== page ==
The Handley Page Hastings was a large purpose-built four-engined transport aircraft. It was furnished with several modern features, such as a Messier-built fully retractable undercarriage, which was operated hydraulically, and unprecedented stowage space for an RAF transport aircraft. Roughly 3,000 cubic feet of unrestricted area was used to house various cargoes or passengers. The cabin was fitted with a Plymax floor, complete with various grooves, channels, and lashing points for securing goods of varying sizes, while the walls were sound proofed and lined with plywood for increased comfort. Principal access is provided by a freight door on the port side, which incorporates a paratroop door, while a second paratroop door is present on the starboard side; on the ground, a rapidly deployable ramp suitable for road vehicles can also be used. In service, the aircraft was typically operated by a crew of five; it could accommodate either up to 30 paratroopers, 32 stretchers and 28 sitting casualties, or a maximum of 50 fully equipped troops.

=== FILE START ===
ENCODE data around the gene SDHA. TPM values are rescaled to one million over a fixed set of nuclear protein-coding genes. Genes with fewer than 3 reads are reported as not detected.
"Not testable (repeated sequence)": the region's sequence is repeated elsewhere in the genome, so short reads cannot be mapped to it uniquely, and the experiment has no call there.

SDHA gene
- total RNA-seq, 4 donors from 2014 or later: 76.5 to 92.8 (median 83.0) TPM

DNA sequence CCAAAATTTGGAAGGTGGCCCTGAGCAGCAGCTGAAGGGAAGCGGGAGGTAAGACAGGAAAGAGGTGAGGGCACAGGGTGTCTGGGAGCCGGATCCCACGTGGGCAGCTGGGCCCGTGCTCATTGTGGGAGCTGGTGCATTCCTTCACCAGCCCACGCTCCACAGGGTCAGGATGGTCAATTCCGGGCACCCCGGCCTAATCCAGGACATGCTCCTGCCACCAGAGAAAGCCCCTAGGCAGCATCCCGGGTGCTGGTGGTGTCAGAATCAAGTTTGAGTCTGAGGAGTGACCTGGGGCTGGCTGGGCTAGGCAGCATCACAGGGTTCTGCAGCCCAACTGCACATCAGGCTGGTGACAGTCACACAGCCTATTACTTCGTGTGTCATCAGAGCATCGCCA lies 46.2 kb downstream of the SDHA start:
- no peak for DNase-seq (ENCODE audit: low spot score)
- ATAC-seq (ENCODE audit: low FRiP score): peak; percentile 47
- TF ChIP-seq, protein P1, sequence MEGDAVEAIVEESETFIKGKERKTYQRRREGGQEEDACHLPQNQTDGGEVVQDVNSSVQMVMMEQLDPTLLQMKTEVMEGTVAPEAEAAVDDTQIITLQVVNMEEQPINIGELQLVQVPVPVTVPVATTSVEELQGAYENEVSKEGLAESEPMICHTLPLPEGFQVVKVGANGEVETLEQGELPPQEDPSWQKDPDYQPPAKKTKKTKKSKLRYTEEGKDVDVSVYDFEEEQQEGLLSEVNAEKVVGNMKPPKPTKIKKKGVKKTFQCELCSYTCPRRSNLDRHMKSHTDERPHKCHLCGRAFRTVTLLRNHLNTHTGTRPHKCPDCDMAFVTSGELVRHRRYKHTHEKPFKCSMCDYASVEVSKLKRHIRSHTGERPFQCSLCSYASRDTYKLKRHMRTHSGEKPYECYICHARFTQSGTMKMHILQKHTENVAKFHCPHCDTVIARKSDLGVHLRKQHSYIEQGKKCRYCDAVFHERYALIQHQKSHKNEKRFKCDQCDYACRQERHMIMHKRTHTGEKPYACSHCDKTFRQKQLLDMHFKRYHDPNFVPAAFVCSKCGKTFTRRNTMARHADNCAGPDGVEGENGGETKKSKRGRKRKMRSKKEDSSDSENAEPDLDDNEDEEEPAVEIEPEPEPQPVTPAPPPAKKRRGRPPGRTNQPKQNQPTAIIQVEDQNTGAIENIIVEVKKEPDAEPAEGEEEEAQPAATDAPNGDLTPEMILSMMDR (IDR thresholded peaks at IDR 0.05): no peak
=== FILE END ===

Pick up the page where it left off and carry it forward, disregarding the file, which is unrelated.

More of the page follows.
In terms of its structure, the Hastings features a circular cross-section fuselage, which is constructed in three main sections from frames comprising rolled alloy. The frames are typically Z-section units using intercostal plate members, but the wing box makes use of larger I-section structures; these support a metal sheet covering that is rivetted directly onto stringer flanges. The maximum external diameter of 11 ft is maintained for a lengthy portion of the fuselage's length, running both fore and aft of the wing. In order that the Hastings could carry loads too large for its interior, such as Jeeps and some artillery pieces, strong fixture points are present on the underside of the fuselage for the fitting of an under-fuselage carrier platform.